These are, however, only secondary factors in the prevention of infections. The primary weapon against the virus remains public awareness and personal hygiene. Although it may sound trivial, the best thing we can do is wash our hands with soap or alcohol-based disinfectants, both of which destroy the virus’s lipid membrane. Out of all the truths and important facts about this disease, the public has access to most, but is still fed mostly lies by the media and through various social media platforms. With false rumors circulating on popular social media platforms, it is hard to dodge the plethora of false facts. The TV news channels should help with this, but they too are creating unnecessary panic, in addition to presenting rumors in such a way that they appear like facts to the public. The most authentic information one can get is from the WHO website.
Now, this is all about what is going on in the present. The leaders are taking necessary steps, and all we can do now is stay at home. The question remains: what will happen to the world after this? The answer is, it will be very different. The experiences peoples are having in self-quarantine will make them rethink about and question our present system. They are being told to work from home. But then, why not work from home during ‘normal’ times as well? Students are being told to attend online classes, but then why not attend online classes regularly year round? People are being told to buy and use digital, software-based products instead of physical ones. But then, why not buy digital products like e-books instead of physical hardbacks in our usual life? These questions linger in our minds, and make us question our ways. No, the work efficiency we can achieve in a proper work environment may not be attained from home, and the understanding of concepts that takes place in face-to-face interaction may not be achieved in online schools. Neither can we get that feeling and sense of satisfaction of adding a real book to our personal library through e-books. But if we are willing to overlook these small setbacks, we can exponentially increase our efficiency and/or experience if we correctly use our digital resources. Why not make collective and cost effective sharing of digital resources by easily sharing them with colleagues? Why not relate study materials or educational videos from some other corner of the world to a full blown institute? Instead of eating up physical space, why not conveniently store our books on a small device? These are the questions that will open our eyes to the usefulness of technology and those which will ultimately reshape our world.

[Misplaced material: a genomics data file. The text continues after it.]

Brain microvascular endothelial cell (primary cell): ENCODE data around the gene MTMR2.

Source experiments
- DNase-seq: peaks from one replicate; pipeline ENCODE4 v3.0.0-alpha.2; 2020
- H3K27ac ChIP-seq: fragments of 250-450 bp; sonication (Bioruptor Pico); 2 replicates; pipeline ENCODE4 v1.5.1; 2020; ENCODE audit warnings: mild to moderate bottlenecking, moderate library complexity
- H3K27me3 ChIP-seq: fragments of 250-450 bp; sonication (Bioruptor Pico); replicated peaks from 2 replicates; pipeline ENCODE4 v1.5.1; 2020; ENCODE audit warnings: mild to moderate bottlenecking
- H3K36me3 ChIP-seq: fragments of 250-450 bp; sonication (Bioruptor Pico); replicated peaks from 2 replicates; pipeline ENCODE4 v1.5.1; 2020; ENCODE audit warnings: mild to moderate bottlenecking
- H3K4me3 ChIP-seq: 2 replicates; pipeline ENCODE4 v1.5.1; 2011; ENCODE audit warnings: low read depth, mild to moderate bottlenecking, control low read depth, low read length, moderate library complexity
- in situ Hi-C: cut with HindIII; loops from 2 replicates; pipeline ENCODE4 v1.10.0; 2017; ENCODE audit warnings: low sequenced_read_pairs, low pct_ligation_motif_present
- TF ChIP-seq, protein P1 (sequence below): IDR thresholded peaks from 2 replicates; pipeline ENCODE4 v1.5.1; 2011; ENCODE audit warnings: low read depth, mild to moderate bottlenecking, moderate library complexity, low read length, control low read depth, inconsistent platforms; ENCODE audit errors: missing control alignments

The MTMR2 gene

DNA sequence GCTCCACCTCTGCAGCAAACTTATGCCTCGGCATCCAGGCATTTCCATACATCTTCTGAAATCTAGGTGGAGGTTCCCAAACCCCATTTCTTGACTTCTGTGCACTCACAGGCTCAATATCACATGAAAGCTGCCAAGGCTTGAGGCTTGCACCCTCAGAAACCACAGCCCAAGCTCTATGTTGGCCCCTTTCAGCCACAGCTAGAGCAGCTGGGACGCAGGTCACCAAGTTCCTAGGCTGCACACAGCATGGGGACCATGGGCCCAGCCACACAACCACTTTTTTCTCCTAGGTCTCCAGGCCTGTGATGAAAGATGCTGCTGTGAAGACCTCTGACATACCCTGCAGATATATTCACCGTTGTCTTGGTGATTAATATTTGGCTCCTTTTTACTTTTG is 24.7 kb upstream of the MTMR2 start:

Yes, there are numerous concerns and speculations about the coronavirus. But there is one thing we can be sure of. When this passes, and it will, the world will be a very different place. If there is anything good that has come out of this, it is the fact that humans will have to rethink, and possibly overhaul all its prevalent systems, strategies, attitude and most importantly, their actual place in the nature.